Documents show US leaders misled public on progress in Afghanistan War: report

Senior U.S. officials knowingly lied to the public about their progress throughout the 18-year war in Afghanistan, consistently painting a rosier picture of the state of the war than they knew to be true, according to a cache of documents obtained by the Washington Post.

In private interviews conducted by a watchdog that span the Bush, Obama and Trump administrations – which the Post obtained through a Freedom of Information Act request — U.S. officials frequently acknowledged a lack of understanding, strategy and progress in a war they regularly described publicly as being on the cusp of success.

“After the killing of Osama bin Laden, I said that Osama was probably laughing in his watery grave considering how much we have spent on Afghanistan,” retired Navy SEAL Jeffrey Eggers, a White House staffer in the Bush and Obama administrations, said in a private interview.

Interviewees also describe a deliberate disinformation campaign meant to spin discouraging statistics as evidence the U.S. was prevailing in the war.

“Every data point was altered to present the best picture possible,” Bob Crowley, an Army colonel and senior counterinsurgency adviser to U.S. military commanders in 2013 and 2014, said in an interview.

“Surveys, for instance, were totally unreliable but reinforced that everything we were doing was right and we became a self-licking ice cream cone,” he added.

In 2015, Ret. Lt. Gen. Douglas Lute, who served as a top advisor on the war during the Bush and Obama administrations, told government interviewers, “We were devoid of a fundamental understanding of Afghanistan — we didn’t know what we were doing,” according to the Post.

Lute went on to lament the deaths of U.S. military personnel that he blamed on bureaucratic entanglements between the State Department, the Pentagon and Congress.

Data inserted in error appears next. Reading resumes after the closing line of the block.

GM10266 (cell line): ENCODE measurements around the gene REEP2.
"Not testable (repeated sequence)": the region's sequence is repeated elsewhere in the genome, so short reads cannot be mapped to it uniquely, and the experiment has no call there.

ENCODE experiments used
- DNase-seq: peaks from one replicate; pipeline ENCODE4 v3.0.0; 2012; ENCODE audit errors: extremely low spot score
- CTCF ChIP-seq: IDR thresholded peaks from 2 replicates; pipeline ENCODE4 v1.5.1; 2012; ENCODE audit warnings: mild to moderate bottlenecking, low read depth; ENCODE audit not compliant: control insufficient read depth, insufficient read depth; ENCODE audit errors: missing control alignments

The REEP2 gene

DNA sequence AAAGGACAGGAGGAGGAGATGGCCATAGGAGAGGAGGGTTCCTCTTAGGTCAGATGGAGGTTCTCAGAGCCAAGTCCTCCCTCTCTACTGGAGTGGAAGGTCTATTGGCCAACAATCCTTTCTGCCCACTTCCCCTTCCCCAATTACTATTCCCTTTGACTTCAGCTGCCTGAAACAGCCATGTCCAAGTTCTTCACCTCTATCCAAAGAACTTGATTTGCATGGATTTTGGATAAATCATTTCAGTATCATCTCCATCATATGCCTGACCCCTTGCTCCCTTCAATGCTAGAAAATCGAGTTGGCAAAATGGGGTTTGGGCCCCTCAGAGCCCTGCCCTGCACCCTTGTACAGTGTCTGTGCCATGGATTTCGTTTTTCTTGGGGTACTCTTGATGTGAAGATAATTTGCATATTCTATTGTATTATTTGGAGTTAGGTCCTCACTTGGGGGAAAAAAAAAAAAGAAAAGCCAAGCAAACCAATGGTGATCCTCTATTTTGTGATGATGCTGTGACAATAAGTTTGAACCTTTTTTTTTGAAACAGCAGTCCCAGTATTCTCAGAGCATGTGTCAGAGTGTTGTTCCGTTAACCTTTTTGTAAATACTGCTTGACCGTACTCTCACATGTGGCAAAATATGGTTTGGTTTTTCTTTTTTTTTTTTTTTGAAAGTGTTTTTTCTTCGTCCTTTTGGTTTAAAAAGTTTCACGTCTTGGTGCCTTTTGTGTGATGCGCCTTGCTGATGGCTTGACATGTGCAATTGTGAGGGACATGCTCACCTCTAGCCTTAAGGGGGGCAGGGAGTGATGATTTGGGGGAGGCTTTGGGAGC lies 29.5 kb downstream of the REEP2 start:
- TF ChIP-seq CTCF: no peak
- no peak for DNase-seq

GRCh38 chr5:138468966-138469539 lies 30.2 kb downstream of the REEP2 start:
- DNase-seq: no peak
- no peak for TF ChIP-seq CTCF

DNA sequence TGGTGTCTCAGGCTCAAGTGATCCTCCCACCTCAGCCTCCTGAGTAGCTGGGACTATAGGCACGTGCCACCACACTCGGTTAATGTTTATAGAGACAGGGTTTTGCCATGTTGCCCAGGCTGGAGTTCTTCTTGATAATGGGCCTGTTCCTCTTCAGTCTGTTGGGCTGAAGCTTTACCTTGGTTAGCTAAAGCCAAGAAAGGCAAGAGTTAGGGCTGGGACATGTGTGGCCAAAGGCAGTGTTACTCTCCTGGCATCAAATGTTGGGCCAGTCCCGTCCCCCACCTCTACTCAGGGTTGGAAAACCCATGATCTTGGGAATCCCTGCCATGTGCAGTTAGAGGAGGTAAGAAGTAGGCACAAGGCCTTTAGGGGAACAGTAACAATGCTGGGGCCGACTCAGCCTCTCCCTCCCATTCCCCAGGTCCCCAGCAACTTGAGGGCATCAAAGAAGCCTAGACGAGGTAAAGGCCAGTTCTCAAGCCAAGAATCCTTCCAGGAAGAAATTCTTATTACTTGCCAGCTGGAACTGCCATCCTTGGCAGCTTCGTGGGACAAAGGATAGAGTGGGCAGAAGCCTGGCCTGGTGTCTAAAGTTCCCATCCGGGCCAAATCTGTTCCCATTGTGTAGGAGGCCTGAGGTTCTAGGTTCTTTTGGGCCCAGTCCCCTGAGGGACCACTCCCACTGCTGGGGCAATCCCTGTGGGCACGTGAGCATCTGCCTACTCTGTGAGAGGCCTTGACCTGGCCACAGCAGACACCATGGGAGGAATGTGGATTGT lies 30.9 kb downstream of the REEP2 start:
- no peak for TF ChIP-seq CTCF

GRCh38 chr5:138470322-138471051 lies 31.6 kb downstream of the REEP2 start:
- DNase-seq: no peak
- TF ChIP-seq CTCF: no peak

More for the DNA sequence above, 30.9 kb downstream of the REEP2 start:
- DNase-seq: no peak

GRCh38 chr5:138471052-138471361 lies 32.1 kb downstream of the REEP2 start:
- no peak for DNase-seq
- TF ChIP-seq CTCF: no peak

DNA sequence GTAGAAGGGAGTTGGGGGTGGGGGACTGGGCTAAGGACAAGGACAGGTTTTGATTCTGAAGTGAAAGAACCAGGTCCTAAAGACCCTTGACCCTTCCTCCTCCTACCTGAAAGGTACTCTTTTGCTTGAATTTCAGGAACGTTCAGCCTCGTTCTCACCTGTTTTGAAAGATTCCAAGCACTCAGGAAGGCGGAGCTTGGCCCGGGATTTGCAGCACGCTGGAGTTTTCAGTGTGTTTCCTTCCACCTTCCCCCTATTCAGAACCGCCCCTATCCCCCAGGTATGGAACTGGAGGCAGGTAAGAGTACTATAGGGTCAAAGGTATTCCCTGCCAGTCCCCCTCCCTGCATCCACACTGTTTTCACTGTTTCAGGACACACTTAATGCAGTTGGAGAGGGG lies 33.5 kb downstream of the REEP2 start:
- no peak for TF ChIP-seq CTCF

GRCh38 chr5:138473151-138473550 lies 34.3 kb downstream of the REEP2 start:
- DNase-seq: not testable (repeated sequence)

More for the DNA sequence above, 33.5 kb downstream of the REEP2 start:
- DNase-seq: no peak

John Sopko, head of the Office of the Special Inspector General for Afghanistan Reconstruction (SIGAR), which conducted the interviews, told the newspaper the documents demonstrate “the American people have constantly been lied to” on Afghanistan.

SIGAR conducted more than 600 interviews for a 2014 initiative called “Lessons Learned,” meant to avoid the mistakes of the Afghanistan war for future U.S. military campaigns. These interviews included Americans, NATO allies and Afghanistan officials.

SIGAR has published seven Lessons Learned reports based on the interviews and other research, but those omitted the most blunt language and grim judgments found in the raw interviews published by the Post, boiling them down into more bureaucratic assessments.

For example, one 2018 report said the U.S. strategy was “not properly tailored to the Afghan context, and successes in stabilizing Afghan districts rarely lasted longer than the physical presence of coalition troops and civilians.”

The newspaper obtained more than 2,000 pages of unpublished notes and more than 400 interview transcripts after suing SIGAR for them twice. Numerous names are redacted, and the Post has sued for the names to be revealed. While a decision is still pending, the newspaper wrote that it chose to publish them now amid U.S.-Taliban negotiations.

“We didn’t sit on it,” Sopko, whose office has issued some of the harshest official assessments of the war, told the Post. “We’re firm believers in openness and transparency, but we’ve got to follow the law… I think of any inspector general, I’ve probably been the most forthcoming on information.”

The Hill has reached out to the Pentagon for comment.